Observe the snow. It fornicates*.

Torso Boy got me out of bed at 0-dark thirty with an urgent demand, and left lots of closely-spaced little tracks in the new snow that completely covered my new porch floorboards. Lots of wind and at least some snow overnight. While not a complete surprise it wasn’t actually expected, and so in the course of other things that need doing on a cold winter morning I looked for a weather or news site that might give me some clue as to what to expect weather-wise this weekend. And in one after another I was confidently assured that the cities in my state would be just fine.

This, in case you didn’t know, is one of the minor downsides of living one hell of a long way from where they keep most of the people: Weather channels don’t know and/or care that you exist, and so see no reason to discuss the weather in your area. You can tell what the weather is by just looking out the window. Predicting what the weather will be sometimes involves taking a wild-ass guess – and as it did to me yesterday, that can get you into trouble from time to time.

*ETA: It occurs to me that this title might not make sense to everyone. It refers to this old Straight Dope entry, which I always found funny…

In my spare time I’ve been attempting to construct an Eskimo sentence in my basement, such as will be suitable for the season. I haven’t got it perfected yet, but it’s coming along pretty well, and with a little work it might pass for the genuine article. So far I have: kaniktshaq moritlkatsio atsuniartoq.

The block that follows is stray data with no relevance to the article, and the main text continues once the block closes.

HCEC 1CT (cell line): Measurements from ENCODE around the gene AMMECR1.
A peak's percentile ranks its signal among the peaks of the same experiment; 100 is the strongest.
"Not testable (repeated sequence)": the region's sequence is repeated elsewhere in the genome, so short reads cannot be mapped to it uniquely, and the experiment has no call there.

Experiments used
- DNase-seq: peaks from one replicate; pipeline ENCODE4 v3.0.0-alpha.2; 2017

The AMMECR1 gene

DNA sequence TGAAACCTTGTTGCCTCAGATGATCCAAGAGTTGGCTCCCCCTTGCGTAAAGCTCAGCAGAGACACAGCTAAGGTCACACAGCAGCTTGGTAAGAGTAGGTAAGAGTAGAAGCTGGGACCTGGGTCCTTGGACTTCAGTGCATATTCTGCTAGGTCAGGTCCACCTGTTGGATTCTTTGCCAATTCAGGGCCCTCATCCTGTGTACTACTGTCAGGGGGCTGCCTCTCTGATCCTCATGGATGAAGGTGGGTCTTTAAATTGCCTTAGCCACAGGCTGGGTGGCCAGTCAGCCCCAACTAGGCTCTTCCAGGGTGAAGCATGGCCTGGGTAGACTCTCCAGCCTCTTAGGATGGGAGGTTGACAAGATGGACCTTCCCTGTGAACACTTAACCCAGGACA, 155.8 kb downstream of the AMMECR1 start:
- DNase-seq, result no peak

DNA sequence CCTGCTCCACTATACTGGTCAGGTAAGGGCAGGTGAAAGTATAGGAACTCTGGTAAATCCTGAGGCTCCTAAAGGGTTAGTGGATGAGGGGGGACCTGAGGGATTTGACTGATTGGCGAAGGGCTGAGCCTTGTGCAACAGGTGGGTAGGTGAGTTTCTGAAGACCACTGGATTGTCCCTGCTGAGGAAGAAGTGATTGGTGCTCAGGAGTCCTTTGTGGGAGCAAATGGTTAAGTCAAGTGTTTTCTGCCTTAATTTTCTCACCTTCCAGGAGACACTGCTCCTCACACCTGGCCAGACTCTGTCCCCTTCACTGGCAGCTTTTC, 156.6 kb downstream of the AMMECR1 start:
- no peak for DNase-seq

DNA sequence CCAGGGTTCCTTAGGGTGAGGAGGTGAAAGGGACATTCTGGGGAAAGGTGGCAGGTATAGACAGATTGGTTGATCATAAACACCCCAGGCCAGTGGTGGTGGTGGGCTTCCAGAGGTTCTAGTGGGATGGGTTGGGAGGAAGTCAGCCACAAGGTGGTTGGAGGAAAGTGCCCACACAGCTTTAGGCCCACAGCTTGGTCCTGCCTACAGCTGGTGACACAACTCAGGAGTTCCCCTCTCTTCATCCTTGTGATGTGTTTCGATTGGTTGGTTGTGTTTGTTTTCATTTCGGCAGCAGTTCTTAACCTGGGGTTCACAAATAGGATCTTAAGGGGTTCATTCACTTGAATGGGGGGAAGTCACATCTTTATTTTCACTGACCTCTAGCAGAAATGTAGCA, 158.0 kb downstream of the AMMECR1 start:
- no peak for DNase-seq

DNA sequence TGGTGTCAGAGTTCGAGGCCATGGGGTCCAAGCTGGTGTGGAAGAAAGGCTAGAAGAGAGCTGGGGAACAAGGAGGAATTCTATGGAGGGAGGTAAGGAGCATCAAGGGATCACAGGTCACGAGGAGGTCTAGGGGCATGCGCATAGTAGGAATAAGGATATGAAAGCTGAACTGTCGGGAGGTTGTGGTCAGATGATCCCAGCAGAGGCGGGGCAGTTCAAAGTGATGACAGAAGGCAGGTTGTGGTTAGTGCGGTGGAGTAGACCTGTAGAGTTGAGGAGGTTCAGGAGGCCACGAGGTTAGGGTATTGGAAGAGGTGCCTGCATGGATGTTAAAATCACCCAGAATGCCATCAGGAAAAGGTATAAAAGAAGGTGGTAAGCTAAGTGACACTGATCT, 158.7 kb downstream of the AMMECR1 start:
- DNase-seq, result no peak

When completed, this sentence will proclaim: “Look at all this freaking snow.” At present it means: “Observe the snow. It fornicates.” This isn’t poetic, but it’s serviceable, and I intend to employ it at the next opportunity.

About Joel

You shouldn't ask these questions of a paranoid recluse, you know.
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7 Responses to Observe the snow. It fornicates*.

  1. R says:

    The weather service produces model based forecasts for any Lat. /Long. in the country.


    That URL is for Chandler, AZ edit it with your own position and track the results.

  2. Malatrope says:

    I was going to say the same thing as R: their forecast for my lat/long is actually pretty accurate (WunderMap absolutely sucks at it, though).

  3. RCPete says:

    They’re usually right for us (BFE, Oregon), but when they’re wrong, it’s way off. Doesn’t help that serious storms can come in from 4 different directions and two of them have interesting reactions with local terrain.

  4. Mike says:

    Here, try this.


    Just click on your part of the map and zoom in.

  5. RAF says:

    Hello Joel;

    I read Eskimo* like a native**. That Eskimo sentence is complete gibberish, just so you know. BUT IT’S FUNNY AS HELL!

    *There’s no such thing as “Eskimo”, but you get what I mean.

    **Which I kinda, sorta am.

    /Your reader in Denmark.

  6. Paul Joat says:

    I’ve been using https://www.yr.no/?spr=eng it seems to be reasonably accurate and you can find very small towns in their list.

To the stake with the heretic!